Students Serving Students

Penn State’s Lion’s Pantry is helping provide sustenance to students in need while also offering opportunities for leadership and professional development.

Tiana Williams’ journey to becoming president of the Lion’s Pantry—Penn State’s student food bank—started with a meal.

Williams, a junior studying community, environment, and development in the College of Agricultural Sciences and a self-identified foodie with a love of sushi and curry, has experienced food insecurity at various times throughout her life.

“This issue hits me personally because last year I was one of the students who used the food pantry to make sure I was eating every day,” Williams said. “After my own experiences with the organization and from seeing the positive benefits it had on other students’ lives, I knew I wanted the pantry to continue to be a success. I had no real plans to do it, but on a whim, I applied to be president.”

“After my own experiences with the organization and from seeing the positive benefits it had on other students’ lives, I knew I wanted the pantry to continue to be a success." —Tiana Williams, president of Lion's Pantry 

One year later, she’s stepped up to the challenge of overseeing both pantry operations and the affiliated student organization at University Park.

Across the nation, more than one third of college students—often low-income and first-generation students—struggle to afford food, according to a recent report. For some, food insecurity means skipping or stretching meals, not having access to nutritious food, or being uncertain about where their next meal will come from—which can have academic, health, emotional, and social consequences.

With growing awareness of food insecurity on college campuses, students and employees at universities across the country are stocking the shelves of their own pantries. Today, there are more than 650 college food pantries registered in the United States with the College and University Food Bank Alliance.

With dozens of volunteers, general student club members, and an executive board, Lion’s Pantry is a place where students in need with a valid Penn State ID can pick up a range of nutritious food items, toiletries and more—everything from granola bars to shampoo—no questions asked.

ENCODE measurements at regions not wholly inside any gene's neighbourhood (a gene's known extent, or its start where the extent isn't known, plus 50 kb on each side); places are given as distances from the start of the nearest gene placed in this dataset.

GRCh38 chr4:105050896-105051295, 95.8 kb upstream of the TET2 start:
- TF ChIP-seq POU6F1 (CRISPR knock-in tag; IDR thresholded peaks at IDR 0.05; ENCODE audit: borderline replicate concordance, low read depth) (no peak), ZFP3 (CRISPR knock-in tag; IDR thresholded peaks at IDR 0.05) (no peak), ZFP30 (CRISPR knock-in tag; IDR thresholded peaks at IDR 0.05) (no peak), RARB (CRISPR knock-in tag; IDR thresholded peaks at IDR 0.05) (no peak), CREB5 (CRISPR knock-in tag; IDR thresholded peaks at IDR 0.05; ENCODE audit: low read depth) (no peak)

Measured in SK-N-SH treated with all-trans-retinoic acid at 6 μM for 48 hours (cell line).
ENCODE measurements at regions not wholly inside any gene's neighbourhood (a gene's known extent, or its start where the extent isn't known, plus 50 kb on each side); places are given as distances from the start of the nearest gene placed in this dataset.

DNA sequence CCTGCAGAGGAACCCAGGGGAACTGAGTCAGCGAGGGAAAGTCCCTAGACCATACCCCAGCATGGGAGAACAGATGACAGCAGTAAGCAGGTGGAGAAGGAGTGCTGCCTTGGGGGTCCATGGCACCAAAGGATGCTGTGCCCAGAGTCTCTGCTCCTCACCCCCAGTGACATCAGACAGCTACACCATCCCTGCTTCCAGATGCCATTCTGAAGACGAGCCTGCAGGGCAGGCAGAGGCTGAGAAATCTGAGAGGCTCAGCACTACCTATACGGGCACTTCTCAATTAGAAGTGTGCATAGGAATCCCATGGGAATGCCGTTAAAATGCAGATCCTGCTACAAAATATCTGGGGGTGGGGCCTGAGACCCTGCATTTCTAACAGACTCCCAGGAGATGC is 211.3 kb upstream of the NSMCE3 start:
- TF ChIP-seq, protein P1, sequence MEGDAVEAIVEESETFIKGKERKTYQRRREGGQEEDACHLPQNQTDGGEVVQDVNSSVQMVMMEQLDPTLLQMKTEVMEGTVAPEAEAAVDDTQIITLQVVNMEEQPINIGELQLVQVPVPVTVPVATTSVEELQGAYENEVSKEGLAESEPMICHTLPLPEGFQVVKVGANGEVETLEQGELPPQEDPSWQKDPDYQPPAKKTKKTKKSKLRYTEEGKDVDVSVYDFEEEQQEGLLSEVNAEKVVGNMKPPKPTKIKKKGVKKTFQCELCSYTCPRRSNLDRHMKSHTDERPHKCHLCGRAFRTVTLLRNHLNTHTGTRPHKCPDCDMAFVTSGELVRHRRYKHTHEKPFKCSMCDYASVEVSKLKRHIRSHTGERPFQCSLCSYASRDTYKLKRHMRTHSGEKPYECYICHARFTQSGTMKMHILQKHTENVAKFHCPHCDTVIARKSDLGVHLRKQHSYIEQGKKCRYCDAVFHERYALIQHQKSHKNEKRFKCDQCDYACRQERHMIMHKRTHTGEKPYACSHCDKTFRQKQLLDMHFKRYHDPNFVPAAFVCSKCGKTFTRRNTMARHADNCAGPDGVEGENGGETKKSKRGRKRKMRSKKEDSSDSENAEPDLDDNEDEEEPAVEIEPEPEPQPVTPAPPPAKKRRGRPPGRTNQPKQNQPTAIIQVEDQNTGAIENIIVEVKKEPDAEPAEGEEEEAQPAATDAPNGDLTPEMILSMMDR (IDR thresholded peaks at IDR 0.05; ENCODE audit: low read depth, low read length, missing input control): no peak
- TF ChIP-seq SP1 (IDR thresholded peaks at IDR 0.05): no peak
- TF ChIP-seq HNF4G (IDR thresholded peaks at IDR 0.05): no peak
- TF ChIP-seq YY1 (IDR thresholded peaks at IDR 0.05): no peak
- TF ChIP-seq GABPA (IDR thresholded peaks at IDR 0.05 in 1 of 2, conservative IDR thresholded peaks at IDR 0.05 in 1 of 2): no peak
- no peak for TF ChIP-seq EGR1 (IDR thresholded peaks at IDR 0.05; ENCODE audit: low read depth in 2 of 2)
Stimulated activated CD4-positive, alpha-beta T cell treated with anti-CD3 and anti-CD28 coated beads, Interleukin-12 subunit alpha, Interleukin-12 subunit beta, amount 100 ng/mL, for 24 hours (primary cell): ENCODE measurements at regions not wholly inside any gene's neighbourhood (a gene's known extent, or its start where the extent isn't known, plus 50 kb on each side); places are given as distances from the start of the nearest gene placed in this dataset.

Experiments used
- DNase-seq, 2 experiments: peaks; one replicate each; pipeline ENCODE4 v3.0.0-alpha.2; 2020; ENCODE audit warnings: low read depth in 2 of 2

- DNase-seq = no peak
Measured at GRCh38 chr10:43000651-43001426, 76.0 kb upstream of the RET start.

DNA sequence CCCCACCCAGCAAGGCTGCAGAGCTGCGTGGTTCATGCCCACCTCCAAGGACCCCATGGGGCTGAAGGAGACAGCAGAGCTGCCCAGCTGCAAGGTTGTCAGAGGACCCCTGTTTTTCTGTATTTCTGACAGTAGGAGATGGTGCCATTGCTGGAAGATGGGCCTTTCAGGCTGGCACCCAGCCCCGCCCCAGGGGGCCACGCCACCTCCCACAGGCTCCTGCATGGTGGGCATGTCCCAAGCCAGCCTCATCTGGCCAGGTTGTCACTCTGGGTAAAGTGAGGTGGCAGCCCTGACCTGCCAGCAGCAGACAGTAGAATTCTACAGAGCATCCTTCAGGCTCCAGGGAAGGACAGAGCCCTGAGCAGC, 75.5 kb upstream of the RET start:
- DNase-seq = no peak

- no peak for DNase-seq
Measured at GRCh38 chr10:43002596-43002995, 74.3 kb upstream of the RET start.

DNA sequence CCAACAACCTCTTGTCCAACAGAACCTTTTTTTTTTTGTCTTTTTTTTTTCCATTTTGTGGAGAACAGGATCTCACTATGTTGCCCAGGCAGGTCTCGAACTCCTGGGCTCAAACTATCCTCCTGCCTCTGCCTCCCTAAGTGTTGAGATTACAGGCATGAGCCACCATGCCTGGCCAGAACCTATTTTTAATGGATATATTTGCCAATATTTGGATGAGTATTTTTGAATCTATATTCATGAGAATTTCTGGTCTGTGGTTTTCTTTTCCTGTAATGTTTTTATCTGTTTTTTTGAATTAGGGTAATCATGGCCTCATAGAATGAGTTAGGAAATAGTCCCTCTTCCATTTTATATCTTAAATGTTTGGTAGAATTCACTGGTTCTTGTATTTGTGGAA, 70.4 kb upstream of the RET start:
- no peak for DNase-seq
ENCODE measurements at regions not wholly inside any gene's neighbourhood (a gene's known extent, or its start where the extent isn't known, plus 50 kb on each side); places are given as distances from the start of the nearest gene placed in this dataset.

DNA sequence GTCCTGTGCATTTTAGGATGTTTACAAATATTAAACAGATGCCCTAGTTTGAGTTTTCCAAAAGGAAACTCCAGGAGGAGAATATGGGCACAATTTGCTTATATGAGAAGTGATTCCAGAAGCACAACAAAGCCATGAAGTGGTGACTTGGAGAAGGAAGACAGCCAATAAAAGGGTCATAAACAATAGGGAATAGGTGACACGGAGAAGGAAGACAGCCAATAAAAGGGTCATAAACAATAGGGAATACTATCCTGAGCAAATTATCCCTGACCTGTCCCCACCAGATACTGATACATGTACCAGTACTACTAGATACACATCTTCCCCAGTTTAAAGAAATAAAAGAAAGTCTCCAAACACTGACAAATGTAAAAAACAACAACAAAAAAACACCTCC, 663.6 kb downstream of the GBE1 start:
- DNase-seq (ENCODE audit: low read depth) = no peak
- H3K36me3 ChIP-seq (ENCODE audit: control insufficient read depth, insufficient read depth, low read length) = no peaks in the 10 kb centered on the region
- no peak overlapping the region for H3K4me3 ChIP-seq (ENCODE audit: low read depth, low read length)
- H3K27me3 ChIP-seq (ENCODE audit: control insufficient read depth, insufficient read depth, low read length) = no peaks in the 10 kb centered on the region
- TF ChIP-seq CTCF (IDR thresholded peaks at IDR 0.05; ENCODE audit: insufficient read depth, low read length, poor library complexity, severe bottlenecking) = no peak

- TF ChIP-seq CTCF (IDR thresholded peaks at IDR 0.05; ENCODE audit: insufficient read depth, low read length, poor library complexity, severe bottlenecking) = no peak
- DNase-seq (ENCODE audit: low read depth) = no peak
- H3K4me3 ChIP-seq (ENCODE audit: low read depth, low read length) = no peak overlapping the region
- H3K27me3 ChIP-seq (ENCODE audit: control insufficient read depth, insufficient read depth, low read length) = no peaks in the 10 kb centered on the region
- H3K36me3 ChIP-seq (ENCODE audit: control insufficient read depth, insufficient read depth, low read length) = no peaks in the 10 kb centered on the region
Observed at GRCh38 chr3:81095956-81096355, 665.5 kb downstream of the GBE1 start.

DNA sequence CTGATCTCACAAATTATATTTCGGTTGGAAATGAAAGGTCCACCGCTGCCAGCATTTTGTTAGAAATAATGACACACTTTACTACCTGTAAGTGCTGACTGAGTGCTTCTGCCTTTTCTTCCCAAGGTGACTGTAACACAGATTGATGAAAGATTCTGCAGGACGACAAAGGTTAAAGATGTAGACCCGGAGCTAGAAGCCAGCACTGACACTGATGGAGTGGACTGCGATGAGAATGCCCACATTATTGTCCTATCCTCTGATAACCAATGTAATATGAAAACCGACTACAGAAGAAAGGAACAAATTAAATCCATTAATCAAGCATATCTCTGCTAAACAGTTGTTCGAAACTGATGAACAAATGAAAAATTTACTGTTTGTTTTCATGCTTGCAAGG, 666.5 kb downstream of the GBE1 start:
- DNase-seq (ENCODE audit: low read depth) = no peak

“Food insecurity is invisible and doesn’t always get talked about, which is why it’s so important that we have this resource at Penn State,” Williams said. “You can’t look at a person and know they're not eating enough or not eating nutritiously, so there’s still a lot of stigma that comes with saying ‘I’m hungry.’ Our mission is to raise awareness, increase community engagement, and educate students about the services we offer and let them know we’re here to help.”

A Community-Driven Service

At Penn State, Lion’s Pantry got its start in 2014 thanks to a small group of students who wanted to provide sustenance to students experiencing hunger.

Open on Tuesdays and Fridays, the pantry relies on community donations to stock its shelves with non-perishable food items, ranging from canned vegetables, breakfast items, snacks, pasta, and grains to household products. Each week, volunteers who staff the pantry welcome about thirty visitors.

“The Lion’s Pantry has received support from various University groups, but it wouldn’t be here without students." —Emily Javitt, Lion's Pantry adviser

Over the years, the student organization has partnered with several groups throughout the University and in the State College community, including the College of Agricultural Sciences, University Park Undergraduate Association, Sustainability Institute, Abba Java Coffeehouse, Housing and Food Services, Student Affairs, Residence Life, and other student clubs like Project Cahir and Global Brigades. In 2017, the senior class gift endowed the pantry to make a permanent, annual source of funding available to support future generations of Penn Staters.

“The Lion’s Pantry has received support from various University groups, but it wouldn’t be here without students,” said Emily Javitt, adviser for the Lion's Pantry. “It says a lot about their dedication to service that the pantry was not only founded by students, but that it’s still completely student-led. I love watching them become passionate about an area beyond their majors, gain a new skill-set running a non-profit, and expand their empathy toward others.”

As part of Penn State’s service mission, students engage in rich learning opportunities outside the classroom, which have a beneficial impact on the University and local communities across the state. In addition to the pantry at University Park, many other Penn State campuses offer similar facilities, including at Mont Alto, Behrend, and Berks. At Penn State Beaver and Greater Allegheny, students are also working to promote sustainable, local food systems by planting community gardens.